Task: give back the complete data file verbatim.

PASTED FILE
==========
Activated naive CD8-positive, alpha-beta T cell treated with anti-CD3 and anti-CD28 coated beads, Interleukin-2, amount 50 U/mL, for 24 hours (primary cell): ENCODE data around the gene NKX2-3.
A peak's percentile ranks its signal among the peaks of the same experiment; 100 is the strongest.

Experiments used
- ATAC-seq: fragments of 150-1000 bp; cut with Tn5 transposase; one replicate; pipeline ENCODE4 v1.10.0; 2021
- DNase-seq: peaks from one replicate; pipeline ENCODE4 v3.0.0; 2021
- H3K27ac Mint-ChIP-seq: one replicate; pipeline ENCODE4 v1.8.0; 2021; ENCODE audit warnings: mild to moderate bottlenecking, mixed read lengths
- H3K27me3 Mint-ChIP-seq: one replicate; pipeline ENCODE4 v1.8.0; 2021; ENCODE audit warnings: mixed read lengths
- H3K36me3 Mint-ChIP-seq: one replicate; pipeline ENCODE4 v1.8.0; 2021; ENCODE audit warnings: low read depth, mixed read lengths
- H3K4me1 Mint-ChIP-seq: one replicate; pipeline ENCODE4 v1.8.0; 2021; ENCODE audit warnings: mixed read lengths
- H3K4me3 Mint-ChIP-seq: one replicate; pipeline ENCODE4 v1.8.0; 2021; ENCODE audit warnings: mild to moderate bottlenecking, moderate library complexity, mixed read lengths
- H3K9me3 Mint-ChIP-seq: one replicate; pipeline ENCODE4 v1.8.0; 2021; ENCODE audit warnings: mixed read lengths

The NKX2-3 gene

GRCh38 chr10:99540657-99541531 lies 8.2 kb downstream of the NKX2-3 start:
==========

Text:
Activated naive CD8-positive, alpha-beta T cell treated with anti-CD3 and anti-CD28 coated beads, Interleukin-2, amount 50 U/mL, for 24 hours (primary cell): ENCODE data around the gene NKX2-3.
A peak's percentile ranks its signal among the peaks of the same experiment; 100 is the strongest.

Experiments used
- ATAC-seq: fragments of 150-1000 bp; cut with Tn5 transposase; one replicate; pipeline ENCODE4 v1.10.0; 2021
- DNase-seq: peaks from one replicate; pipeline ENCODE4 v3.0.0; 2021
- H3K27ac Mint-ChIP-seq: one replicate; pipeline ENCODE4 v1.8.0; 2021; ENCODE audit warnings: mild to moderate bottlenecking, mixed read lengths
- H3K27me3 Mint-ChIP-seq: one replicate; pipeline ENCODE4 v1.8.0; 2021; ENCODE audit warnings: mixed read lengths
- H3K36me3 Mint-ChIP-seq: one replicate; pipeline ENCODE4 v1.8.0; 2021; ENCODE audit warnings: low read depth, mixed read lengths
- H3K4me1 Mint-ChIP-seq: one replicate; pipeline ENCODE4 v1.8.0; 2021; ENCODE audit warnings: mixed read lengths
- H3K4me3 Mint-ChIP-seq: one replicate; pipeline ENCODE4 v1.8.0; 2021; ENCODE audit warnings: mild to moderate bottlenecking, moderate library complexity, mixed read lengths
- H3K9me3 Mint-ChIP-seq: one replicate; pipeline ENCODE4 v1.8.0; 2021; ENCODE audit warnings: mixed read lengths

The NKX2-3 gene

GRCh38 chr10:99540657-99541531 lies 8.2 kb downstream of the NKX2-3 start: